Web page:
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Meaning of TERM

Pronunciation:  turm

 
WordNet Dictionary
 
 Definition: 
  1. [n]  any distinct quantity contained in a polynomial; "the general term of an algebraic equation of the n-th degree"
  2. [n]  (usually plural) a statement of what is required as part of an agreement; "the contract set out the conditions of the lease"; "the terms of the treaty were generous"
  3. [n]  a word or expression used for some particular thing; "he learned many medical terms"
  4. [n]  one of the substantive phrases in a logical proposition; "the major term of a syllogism must occur twice"
  5. [n]  a limited period of time; "a prison term"; "he left school before the end of term"
  6. [n]  the end of gestation or point at which birth is imminent; "a healthy baby born at full term"
  7. [v]  name formally or designate with a term
 

TERM is a 4 letter word that starts with T.

 

 Synonyms: condition, full term
 
 See Also: academic session, academic term, agreement, call, constituent, gestation, gestation period, grammatical constituent, incumbency, major term, middle term, midterm, minor term, name, period, period of time, point, point in time, predicate, prison term, proposition, quantity, referent, relatum, school term, sentence, session, statement, subject, tenure, term of office, time, time period, understanding, word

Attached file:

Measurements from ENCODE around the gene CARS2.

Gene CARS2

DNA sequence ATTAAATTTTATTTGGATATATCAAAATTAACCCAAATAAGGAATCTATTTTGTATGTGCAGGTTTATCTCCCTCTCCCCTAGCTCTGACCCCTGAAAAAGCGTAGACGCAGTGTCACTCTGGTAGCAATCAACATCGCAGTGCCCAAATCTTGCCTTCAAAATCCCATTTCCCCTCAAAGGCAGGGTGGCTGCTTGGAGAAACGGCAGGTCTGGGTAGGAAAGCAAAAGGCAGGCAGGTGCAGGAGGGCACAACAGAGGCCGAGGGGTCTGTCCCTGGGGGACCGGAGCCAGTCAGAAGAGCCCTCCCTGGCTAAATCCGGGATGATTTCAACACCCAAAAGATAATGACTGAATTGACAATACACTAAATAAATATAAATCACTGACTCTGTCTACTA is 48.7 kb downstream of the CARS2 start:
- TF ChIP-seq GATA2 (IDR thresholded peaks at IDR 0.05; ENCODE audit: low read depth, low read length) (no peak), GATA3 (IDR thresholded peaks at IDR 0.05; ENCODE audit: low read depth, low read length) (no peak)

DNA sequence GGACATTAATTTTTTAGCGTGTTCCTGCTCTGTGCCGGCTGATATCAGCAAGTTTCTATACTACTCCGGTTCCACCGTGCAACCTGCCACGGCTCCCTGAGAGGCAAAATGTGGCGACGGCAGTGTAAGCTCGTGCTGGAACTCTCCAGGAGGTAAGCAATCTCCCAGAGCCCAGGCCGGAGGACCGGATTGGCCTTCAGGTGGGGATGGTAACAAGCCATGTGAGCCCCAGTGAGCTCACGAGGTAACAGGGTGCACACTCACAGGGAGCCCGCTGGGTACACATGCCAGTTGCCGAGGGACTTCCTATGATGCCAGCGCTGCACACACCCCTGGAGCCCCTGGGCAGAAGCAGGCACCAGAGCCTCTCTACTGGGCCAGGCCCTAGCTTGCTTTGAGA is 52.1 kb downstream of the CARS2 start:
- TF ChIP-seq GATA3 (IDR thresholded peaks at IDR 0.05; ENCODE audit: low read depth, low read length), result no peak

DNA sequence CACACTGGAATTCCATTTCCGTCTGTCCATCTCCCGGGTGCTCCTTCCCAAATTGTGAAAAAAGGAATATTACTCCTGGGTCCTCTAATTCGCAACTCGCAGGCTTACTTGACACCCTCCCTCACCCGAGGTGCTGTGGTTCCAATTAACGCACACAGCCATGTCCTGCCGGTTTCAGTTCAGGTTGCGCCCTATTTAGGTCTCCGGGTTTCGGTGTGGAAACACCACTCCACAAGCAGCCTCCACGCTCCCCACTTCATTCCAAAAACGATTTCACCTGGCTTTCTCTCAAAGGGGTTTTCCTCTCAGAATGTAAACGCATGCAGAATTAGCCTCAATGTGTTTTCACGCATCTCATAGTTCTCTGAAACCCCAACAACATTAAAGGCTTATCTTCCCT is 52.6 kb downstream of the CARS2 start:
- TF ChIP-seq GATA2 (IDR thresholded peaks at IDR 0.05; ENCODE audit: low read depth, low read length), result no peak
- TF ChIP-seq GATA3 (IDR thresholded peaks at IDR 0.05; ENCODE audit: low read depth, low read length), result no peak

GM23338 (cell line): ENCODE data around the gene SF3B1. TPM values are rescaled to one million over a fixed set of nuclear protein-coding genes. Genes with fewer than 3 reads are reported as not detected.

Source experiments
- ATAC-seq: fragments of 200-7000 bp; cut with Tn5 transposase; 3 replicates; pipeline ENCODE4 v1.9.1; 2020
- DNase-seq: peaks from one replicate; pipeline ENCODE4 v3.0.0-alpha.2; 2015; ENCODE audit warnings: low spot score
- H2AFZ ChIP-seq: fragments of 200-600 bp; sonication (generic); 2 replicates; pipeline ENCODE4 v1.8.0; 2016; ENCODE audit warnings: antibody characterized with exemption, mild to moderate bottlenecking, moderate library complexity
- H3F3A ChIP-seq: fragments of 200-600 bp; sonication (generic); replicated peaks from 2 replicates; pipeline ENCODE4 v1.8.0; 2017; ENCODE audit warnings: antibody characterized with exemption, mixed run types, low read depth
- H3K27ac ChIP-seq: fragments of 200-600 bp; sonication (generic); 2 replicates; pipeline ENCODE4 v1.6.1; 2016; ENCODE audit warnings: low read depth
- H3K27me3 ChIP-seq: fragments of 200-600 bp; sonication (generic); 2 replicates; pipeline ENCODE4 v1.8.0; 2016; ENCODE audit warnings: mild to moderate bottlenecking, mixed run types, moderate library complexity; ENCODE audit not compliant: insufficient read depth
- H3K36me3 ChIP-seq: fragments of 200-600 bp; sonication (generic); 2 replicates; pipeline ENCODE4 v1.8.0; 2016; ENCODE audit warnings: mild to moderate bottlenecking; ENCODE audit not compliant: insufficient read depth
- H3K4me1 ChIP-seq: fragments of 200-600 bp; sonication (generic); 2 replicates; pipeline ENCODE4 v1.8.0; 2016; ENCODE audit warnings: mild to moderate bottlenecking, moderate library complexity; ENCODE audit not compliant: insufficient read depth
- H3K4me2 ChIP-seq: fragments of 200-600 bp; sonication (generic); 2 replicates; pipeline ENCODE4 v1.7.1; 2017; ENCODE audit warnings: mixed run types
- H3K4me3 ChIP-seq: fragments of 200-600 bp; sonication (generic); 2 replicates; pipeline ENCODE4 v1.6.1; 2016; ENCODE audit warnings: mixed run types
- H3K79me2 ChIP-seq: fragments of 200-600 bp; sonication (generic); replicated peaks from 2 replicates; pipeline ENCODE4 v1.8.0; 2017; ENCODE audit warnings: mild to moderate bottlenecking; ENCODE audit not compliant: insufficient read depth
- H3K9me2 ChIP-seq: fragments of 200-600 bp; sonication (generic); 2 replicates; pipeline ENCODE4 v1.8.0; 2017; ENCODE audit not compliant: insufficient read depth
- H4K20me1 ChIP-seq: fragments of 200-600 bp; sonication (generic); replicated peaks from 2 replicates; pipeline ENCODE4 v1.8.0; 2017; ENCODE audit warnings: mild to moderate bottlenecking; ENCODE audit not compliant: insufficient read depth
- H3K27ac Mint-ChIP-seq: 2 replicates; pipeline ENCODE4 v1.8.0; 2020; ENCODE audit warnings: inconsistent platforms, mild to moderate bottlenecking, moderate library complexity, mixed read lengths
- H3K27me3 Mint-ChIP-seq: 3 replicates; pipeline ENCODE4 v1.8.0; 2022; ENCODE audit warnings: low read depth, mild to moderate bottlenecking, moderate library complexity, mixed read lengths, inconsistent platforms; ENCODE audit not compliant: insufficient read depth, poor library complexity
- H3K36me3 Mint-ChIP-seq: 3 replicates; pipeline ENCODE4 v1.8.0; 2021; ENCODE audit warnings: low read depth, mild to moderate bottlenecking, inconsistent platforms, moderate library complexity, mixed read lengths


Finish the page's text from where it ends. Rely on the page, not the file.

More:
Webster's 1913 Dictionary
 
 Definition: 
  1. \Term\, n. [F. terme, L. termen, -inis, terminus, a
    boundary limit, end; akin to Gr. ?, ?. See {Thrum} a tuft,
    and cf. {Terminus}, {Determine}, {Exterminate}.]
    1. That which limits the extent of anything; limit;
       extremity; bound; boundary.
    
             Corruption is a reciprocal to generation, and they
             two are as nature's two terms, or boundaries.
                                                   --Bacon.
    
    2. The time for which anything lasts; any limited time; as, a
       term of five years; the term of life.
    
    3. In universities, schools, etc., a definite continuous
       period during which instruction is regularly given to
       students; as, the school year is divided into three terms.
    
    4. (Geom.) A point, line, or superficies, that limits; as, a
       line is the term of a superficies, and a superficies is
       the term of a solid.